Big deflection, but they all count. It’s been billed as a bit of a revenge mission for what happened in 2006, and Oxford are bang on track as John Lundstram scores his first goal for the club to extend their lead. 2-0 to Oxford and just half-an-hour gone.

34th minute: Dean Saunders, Luton Town, 1988

Something’s going on at Kenilworth Road, just 34 minutes gone and Dean Saunders has pulled one back from the spot to make it 1-2. Both sides seem to be struggling with Luton’s plastic pitch, this could end up like a basketball score.

35th minute: Gary Briggs, Manchester United, 1988

Four years ago Oxford dumped Manchester United out of the Milk Cup, now they’re at it again. Gary Briggs has just launched himself through the United defence to connect with John Dreyer’s cross and head Oxford two-up. Fantastic diving header from Briggs, the real United are in the boss seat now.

36th minute: Tommy Caton, Liverpool, 1987

Over at The Manor in 1987 Tommy Caton has equalised for Oxford against champions Liverpool. Despite two great saves from Bruce Grobelaar, there was nothing he could do to prevent Caton forcing it home from two yards. Can Oxford pick up their first win over the Merseyside giants?

37th minute: John Aldridge, Arsenal, 1984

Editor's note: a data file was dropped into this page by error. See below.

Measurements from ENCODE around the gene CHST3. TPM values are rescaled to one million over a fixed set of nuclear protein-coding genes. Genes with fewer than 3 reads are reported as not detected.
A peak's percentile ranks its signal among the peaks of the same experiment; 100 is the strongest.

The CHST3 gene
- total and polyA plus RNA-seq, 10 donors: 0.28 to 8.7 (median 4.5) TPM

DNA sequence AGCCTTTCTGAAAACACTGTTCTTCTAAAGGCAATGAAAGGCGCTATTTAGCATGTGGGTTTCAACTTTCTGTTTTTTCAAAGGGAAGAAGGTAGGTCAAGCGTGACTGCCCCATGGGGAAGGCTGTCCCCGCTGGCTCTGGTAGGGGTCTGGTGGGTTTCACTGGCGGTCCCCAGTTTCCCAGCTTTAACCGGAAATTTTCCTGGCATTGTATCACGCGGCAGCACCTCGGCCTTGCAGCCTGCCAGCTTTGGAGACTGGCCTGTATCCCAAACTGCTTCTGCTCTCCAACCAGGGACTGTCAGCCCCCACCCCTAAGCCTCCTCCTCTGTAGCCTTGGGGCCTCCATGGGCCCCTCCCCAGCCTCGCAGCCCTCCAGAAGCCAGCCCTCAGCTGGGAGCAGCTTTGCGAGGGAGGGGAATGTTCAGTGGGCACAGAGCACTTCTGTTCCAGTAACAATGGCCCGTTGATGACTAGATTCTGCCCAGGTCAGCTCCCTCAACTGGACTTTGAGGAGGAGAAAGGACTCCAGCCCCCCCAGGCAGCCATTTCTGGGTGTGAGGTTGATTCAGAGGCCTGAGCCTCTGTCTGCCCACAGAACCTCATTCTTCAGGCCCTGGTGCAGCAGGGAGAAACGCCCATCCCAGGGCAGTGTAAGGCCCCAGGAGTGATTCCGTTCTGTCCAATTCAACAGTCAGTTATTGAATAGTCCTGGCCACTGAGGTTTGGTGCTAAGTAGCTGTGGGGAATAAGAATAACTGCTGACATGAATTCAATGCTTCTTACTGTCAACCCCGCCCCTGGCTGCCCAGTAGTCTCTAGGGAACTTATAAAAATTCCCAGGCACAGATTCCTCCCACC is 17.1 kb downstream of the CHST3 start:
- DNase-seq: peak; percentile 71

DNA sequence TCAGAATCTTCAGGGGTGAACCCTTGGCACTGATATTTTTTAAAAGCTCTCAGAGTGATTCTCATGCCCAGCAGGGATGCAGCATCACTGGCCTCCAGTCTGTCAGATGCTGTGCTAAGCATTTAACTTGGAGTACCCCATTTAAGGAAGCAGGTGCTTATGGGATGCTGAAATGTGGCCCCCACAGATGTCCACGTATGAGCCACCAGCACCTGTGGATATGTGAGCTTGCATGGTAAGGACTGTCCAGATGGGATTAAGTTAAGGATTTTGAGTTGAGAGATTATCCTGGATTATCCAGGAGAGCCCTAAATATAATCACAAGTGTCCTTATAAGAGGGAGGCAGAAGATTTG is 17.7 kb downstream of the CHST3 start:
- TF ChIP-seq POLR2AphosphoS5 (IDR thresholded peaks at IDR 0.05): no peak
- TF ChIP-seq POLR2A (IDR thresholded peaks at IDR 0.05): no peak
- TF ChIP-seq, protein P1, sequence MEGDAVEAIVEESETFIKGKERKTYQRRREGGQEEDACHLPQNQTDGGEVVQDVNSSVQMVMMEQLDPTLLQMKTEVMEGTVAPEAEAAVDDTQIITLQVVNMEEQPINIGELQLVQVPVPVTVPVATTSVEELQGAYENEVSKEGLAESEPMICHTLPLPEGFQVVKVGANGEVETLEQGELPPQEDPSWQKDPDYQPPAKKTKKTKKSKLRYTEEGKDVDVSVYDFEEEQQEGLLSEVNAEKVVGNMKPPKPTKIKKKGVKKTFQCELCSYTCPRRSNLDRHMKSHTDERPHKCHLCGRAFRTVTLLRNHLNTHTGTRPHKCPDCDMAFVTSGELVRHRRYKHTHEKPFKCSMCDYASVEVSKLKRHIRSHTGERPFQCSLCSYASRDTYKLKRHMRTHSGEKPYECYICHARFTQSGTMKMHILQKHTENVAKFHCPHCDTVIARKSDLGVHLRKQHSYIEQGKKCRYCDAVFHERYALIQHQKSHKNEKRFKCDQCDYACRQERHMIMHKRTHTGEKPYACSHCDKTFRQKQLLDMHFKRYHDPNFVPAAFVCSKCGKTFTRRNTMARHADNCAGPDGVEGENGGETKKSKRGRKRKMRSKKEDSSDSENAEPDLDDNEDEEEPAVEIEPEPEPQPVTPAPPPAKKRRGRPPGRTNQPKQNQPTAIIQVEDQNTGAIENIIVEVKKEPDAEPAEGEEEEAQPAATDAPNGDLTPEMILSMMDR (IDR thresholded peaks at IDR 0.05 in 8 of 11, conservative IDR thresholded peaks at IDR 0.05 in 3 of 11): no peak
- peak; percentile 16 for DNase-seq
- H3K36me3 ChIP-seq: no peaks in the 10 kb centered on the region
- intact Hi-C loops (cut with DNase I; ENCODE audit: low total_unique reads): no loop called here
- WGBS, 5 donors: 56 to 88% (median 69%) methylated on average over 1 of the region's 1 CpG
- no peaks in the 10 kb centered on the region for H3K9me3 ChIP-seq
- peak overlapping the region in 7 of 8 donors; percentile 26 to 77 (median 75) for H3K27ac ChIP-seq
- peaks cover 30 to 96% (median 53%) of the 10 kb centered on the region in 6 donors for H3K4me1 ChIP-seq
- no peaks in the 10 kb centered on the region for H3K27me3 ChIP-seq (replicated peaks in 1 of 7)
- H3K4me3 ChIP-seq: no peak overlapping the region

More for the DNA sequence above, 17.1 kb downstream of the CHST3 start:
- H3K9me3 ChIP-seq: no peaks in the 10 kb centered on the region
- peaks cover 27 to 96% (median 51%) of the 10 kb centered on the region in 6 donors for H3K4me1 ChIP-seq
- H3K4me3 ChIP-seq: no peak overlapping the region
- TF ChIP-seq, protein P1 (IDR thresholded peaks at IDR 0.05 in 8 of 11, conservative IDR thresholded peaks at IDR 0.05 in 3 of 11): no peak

Mixed news from The Manor in 1985. Striker, John Aldridge has just equalised for Oxford United against Arsenal in the Milk Cup. He headed home George Lawrence’s fine cross but was clattered by Pat Jennings. The stretcher is coming on, great goal by Aldridge, but at what price?

38th minute: Alfie Potter, Portsmouth, 2013

We leave The Manor as we’re getting news of an important goal for Oxford United at Fratton Park in 2013. Having gone a goal down, they equalised with Dean Smalley and have now taken the lead with a well taken goal from Alfie Potter latching onto Sean Rigg’s cross.

39th minute: Chris Maguire, Crawley Town, 2016

Equaliser at Crawley Town in 2016, good work down the right from Alex MacDonald, with Chris Maguire driving home from just inside the box. What’s the significance? We don’t know, this is much harder than it looks.

40th minute: Gary Briggs, Leeds United, 1984